State pays more than €40m to re-hire retired public servants
HUNDREDS of retired public servants have been re-employed on temporary contracts while still holding on to their lucrative state pensions.
The Irish Independent can reveal today how government departments and state agencies have hired retired staff over the past three years at a cost of more than €40m.
The bodies involved include the HSE, gardai, the Courts Service and the Director of Public Prosecutions.
The average value of the temporary contracts in 2010 was almost €10,000, which each retiree received on top of their pension.
This is the first time that details of payments to retired civil servants have emerged.
The Department of Finance confirmed last night that pension entitlements would only be affected if between their pension and extra work, the retiree earned more than their final salary in a year.
The revelations stemmed from an Irish Independent analysis of accounts of 41 government departments and agencies, submitted to the Comptroller and Auditor General between 2008 and 2010.
The figures show that the HSE is the biggest re-employer of staff, and that the spend has increased six-fold in the past five years.
In 2005, it paid retired staff including doctors, nurses, dentists and administrators €2.5m. In 2010, the spending rose to €14.6m, and the agency has spent more than €38m since 2008. The investigation also reveals:
• Since 2008, the cost of re-hiring staff has reached €41.4m.
• The practice continued last year, with at least six agencies confirming they had employed former staff at a cost of more than €200,000.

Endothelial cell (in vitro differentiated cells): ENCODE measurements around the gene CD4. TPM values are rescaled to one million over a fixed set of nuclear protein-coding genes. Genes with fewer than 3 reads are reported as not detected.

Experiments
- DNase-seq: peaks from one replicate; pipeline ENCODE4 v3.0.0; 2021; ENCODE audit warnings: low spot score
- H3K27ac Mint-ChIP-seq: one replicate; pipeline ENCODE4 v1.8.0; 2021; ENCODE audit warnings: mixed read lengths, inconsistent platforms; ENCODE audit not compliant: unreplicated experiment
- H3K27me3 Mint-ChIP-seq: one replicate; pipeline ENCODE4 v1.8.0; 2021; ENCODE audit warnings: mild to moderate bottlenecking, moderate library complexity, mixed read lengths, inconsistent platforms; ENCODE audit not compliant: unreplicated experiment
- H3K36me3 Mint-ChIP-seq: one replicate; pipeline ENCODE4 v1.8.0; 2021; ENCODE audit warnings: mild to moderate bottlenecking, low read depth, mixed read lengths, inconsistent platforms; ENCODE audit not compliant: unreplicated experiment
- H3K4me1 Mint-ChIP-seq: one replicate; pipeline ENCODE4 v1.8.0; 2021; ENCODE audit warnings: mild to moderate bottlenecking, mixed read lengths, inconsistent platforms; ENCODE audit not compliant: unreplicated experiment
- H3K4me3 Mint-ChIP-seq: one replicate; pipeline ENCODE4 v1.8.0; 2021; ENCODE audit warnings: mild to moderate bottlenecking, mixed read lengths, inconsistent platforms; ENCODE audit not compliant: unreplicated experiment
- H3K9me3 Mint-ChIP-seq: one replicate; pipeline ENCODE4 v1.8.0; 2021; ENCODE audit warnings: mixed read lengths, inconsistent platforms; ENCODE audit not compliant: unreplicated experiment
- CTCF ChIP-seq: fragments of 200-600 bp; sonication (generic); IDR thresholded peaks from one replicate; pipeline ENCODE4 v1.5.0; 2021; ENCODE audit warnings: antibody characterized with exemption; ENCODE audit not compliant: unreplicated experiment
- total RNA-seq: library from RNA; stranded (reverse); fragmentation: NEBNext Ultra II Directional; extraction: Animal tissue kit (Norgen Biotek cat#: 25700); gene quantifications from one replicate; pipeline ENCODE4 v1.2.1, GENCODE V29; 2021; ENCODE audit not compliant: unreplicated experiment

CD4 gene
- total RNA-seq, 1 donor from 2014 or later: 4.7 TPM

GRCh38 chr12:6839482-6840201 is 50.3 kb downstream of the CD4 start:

• The highest-spending government department between 2008 and 2010 was Justice, which paid out almost €1.5m.
• Some 74 people were employed in 13 government departments and agencies in 2010, earning an average of €9,900 each.
• One former official was paid €35,723 by the Department of Communications for their expertise in the area of mining.
A number of bodies last night argued that retirees were re-employed because of their particular skills and experience.
The Courts Service said it used "retired, experienced" staff to conduct internal audits to ensure courts were being properly run, and that they were paid about €150 per day. This compared with a bill of up to €800 which would apply if private sector auditors were employed.
The Department of Finance said it engaged five former officers to work on various issues including the Banking Commission and the independent review of the department.
Gardai used civil servants to sit on interview panels and act as examiners.
And the Department of the Environment hired 11 officers to sit on expert groups and conduct value-for-money reviews.
The Valuation Office said that one officer was employed while a replacement was being trained.
However public sector trade union IMPACT said it was better to employ people "than bring someone back from retirement".